Fifty years ago, Africa was more and Europe and America were rich, and over the past fifty years per capita GDP has only diverged further. But Charles Kenny’s Getting Better: Why Global Development Is Succeeding–And How We Can Improve the World Even More argues that it’s a mistake to read this as implying that global development has been a failure. Not only have many poor people gotten richer in places like India and China, even in the parts of Africa where people haven’t gotten richer, quality of life has improved. Child mortality rates have plummeted, education is more widespread, political systems are freer, there’s less violence, diseases have been cured, etc.
It’s persuasive and a very pleasant short book. One section close to my heart (though somewhat distant from the core point of the argument) wonders why it is that mustering some optimism about the trajectory of human history is considered a “right-wing” view when “a century of unprecedented global improvement in quality of life was also one of unprecedented growth in the size of government.”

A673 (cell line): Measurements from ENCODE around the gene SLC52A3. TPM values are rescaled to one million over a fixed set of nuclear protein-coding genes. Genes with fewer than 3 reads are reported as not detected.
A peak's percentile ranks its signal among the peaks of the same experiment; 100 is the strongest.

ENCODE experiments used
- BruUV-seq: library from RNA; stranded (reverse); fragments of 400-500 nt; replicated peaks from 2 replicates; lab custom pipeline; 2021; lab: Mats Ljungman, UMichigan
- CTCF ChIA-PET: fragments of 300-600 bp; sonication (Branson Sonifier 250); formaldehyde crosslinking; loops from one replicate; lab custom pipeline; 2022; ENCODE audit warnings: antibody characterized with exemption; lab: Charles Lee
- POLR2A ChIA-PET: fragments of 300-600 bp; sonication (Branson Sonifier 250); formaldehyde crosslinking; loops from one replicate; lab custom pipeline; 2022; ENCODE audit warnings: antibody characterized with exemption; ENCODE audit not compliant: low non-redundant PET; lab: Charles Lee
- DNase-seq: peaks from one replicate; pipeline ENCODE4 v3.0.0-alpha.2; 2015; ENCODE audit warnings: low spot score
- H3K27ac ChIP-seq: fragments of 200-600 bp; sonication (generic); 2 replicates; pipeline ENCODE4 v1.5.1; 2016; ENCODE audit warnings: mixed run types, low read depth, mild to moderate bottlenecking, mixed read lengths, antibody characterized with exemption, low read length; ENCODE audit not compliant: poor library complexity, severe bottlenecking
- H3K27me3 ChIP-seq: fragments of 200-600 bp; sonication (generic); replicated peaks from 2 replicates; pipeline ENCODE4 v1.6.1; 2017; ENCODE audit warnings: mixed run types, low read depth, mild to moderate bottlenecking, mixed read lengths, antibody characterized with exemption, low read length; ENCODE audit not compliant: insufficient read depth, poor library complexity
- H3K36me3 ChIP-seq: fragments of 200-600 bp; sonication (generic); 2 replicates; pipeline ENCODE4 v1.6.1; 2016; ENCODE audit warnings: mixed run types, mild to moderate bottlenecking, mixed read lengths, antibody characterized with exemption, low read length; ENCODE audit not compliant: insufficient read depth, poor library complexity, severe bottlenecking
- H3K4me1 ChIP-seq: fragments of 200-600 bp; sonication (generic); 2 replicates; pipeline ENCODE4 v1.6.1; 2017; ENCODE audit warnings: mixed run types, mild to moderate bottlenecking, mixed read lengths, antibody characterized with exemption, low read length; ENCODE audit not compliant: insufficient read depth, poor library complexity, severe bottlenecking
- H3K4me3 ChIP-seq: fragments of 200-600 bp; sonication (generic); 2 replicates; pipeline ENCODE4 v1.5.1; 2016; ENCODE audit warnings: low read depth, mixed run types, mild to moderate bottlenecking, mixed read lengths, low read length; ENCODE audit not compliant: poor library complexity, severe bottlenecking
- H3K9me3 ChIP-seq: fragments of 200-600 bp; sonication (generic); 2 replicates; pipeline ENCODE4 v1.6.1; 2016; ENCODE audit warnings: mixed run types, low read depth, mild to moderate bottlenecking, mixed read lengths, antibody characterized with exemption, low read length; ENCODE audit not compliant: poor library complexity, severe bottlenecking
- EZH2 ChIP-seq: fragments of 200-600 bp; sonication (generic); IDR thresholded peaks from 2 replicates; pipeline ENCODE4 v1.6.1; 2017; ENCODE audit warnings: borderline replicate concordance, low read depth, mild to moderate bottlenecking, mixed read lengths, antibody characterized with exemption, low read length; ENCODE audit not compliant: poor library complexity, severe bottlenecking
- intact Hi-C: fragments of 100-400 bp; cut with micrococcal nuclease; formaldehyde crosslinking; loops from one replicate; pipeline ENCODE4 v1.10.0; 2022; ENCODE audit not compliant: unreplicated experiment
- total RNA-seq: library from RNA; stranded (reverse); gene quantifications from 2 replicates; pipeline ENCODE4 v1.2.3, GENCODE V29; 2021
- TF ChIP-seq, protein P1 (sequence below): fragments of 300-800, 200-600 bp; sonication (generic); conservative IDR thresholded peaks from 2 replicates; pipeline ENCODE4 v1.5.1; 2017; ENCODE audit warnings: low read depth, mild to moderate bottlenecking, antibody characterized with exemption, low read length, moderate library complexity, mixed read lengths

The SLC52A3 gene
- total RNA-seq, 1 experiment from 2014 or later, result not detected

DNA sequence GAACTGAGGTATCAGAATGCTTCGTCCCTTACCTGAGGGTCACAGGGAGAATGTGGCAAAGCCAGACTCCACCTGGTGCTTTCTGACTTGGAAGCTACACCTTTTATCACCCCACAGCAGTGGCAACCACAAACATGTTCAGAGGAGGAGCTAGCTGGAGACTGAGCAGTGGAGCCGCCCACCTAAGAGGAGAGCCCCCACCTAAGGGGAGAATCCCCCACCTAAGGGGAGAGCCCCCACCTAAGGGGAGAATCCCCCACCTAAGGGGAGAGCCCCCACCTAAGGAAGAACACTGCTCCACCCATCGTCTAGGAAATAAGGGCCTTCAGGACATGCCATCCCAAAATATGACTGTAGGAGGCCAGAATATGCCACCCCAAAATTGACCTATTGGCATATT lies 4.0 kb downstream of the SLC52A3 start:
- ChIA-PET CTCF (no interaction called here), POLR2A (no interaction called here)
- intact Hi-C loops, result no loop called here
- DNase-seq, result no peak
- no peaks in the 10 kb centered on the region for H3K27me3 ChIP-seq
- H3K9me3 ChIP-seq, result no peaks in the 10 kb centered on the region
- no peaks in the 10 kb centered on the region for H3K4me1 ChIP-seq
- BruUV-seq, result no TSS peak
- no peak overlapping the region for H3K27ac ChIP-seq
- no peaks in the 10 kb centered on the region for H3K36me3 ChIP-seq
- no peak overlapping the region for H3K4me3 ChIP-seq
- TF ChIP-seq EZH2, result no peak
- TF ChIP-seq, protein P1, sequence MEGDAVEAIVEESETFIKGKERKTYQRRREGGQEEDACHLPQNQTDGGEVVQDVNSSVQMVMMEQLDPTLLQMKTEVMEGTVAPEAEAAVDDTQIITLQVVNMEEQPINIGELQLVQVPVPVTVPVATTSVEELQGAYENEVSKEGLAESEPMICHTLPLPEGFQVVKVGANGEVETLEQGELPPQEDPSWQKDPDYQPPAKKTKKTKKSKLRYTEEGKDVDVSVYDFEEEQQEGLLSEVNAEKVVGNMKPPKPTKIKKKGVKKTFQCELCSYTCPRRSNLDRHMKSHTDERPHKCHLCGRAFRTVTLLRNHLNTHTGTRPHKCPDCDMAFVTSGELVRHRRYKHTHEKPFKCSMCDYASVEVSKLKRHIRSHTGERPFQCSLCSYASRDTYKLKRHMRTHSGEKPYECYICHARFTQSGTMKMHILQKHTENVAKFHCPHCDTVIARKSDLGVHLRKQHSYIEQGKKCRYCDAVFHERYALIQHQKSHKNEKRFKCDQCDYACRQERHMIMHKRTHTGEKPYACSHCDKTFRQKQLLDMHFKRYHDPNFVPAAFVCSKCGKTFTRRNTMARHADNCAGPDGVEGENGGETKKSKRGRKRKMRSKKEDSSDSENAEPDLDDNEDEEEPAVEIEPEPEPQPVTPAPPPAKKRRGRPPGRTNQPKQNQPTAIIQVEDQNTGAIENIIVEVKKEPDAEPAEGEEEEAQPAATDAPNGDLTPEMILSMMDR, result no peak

The key policy points (I think) are that if rich countries want to help we should permit more immigration from poor countries, stop trying to impose destructive intellectual property rules on poor countries, stop offering military assistance to repressive regimes, and bolster morale about the fact that foreign aid has been successful at promoting public health in the past and can continue to make even more progress in the future.